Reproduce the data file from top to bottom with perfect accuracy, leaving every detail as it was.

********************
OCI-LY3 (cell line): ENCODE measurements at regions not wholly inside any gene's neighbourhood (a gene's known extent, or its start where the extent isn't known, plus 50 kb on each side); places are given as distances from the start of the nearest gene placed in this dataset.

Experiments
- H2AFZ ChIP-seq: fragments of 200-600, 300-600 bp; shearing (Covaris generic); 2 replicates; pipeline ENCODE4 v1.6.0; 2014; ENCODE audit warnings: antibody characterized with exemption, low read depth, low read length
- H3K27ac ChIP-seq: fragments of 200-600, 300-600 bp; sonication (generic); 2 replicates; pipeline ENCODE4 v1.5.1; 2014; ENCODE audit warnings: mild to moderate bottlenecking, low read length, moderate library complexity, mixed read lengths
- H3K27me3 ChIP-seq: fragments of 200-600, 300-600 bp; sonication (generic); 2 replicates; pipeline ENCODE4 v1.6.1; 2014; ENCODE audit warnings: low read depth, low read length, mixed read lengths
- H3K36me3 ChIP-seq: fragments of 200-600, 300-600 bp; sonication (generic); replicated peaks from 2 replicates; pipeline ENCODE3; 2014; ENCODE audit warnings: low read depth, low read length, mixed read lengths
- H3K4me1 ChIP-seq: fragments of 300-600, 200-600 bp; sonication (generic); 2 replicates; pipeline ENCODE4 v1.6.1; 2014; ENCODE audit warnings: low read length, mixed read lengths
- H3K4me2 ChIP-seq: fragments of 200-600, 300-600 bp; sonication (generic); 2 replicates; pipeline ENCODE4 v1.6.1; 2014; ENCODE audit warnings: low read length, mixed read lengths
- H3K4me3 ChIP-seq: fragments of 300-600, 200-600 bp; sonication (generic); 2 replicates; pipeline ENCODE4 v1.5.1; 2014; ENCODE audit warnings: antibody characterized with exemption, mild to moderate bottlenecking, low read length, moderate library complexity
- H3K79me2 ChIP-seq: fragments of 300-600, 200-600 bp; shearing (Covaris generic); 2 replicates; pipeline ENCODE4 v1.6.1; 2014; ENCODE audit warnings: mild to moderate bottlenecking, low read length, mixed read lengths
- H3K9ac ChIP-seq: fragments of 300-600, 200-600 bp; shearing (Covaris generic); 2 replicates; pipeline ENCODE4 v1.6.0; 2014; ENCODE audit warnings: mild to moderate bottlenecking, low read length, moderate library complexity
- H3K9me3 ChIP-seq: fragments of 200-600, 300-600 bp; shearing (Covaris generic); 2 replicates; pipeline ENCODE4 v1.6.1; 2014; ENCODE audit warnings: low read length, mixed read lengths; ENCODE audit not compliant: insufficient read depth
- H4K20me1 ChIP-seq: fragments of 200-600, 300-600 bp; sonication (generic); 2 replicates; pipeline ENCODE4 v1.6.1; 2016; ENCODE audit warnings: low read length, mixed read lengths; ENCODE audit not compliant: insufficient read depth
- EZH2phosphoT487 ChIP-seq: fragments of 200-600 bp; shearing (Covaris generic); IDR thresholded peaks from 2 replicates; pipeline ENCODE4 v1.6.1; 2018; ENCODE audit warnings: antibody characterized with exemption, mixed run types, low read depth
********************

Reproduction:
OCI-LY3 (cell line): ENCODE measurements at regions not wholly inside any gene's neighbourhood (a gene's known extent, or its start where the extent isn't known, plus 50 kb on each side); places are given as distances from the start of the nearest gene placed in this dataset.

Experiments
- H2AFZ ChIP-seq: fragments of 200-600, 300-600 bp; shearing (Covaris generic); 2 replicates; pipeline ENCODE4 v1.6.0; 2014; ENCODE audit warnings: antibody characterized with exemption, low read depth, low read length
- H3K27ac ChIP-seq: fragments of 200-600, 300-600 bp; sonication (generic); 2 replicates; pipeline ENCODE4 v1.5.1; 2014; ENCODE audit warnings: mild to moderate bottlenecking, low read length, moderate library complexity, mixed read lengths
- H3K27me3 ChIP-seq: fragments of 200-600, 300-600 bp; sonication (generic); 2 replicates; pipeline ENCODE4 v1.6.1; 2014; ENCODE audit warnings: low read depth, low read length, mixed read lengths
- H3K36me3 ChIP-seq: fragments of 200-600, 300-600 bp; sonication (generic); replicated peaks from 2 replicates; pipeline ENCODE3; 2014; ENCODE audit warnings: low read depth, low read length, mixed read lengths
- H3K4me1 ChIP-seq: fragments of 300-600, 200-600 bp; sonication (generic); 2 replicates; pipeline ENCODE4 v1.6.1; 2014; ENCODE audit warnings: low read length, mixed read lengths
- H3K4me2 ChIP-seq: fragments of 200-600, 300-600 bp; sonication (generic); 2 replicates; pipeline ENCODE4 v1.6.1; 2014; ENCODE audit warnings: low read length, mixed read lengths
- H3K4me3 ChIP-seq: fragments of 300-600, 200-600 bp; sonication (generic); 2 replicates; pipeline ENCODE4 v1.5.1; 2014; ENCODE audit warnings: antibody characterized with exemption, mild to moderate bottlenecking, low read length, moderate library complexity
- H3K79me2 ChIP-seq: fragments of 300-600, 200-600 bp; shearing (Covaris generic); 2 replicates; pipeline ENCODE4 v1.6.1; 2014; ENCODE audit warnings: mild to moderate bottlenecking, low read length, mixed read lengths
- H3K9ac ChIP-seq: fragments of 300-600, 200-600 bp; shearing (Covaris generic); 2 replicates; pipeline ENCODE4 v1.6.0; 2014; ENCODE audit warnings: mild to moderate bottlenecking, low read length, moderate library complexity
- H3K9me3 ChIP-seq: fragments of 200-600, 300-600 bp; shearing (Covaris generic); 2 replicates; pipeline ENCODE4 v1.6.1; 2014; ENCODE audit warnings: low read length, mixed read lengths; ENCODE audit not compliant: insufficient read depth
- H4K20me1 ChIP-seq: fragments of 200-600, 300-600 bp; sonication (generic); 2 replicates; pipeline ENCODE4 v1.6.1; 2016; ENCODE audit warnings: low read length, mixed read lengths; ENCODE audit not compliant: insufficient read depth
- EZH2phosphoT487 ChIP-seq: fragments of 200-600 bp; shearing (Covaris generic); IDR thresholded peaks from 2 replicates; pipeline ENCODE4 v1.6.1; 2018; ENCODE audit warnings: antibody characterized with exemption, mixed run types, low read depth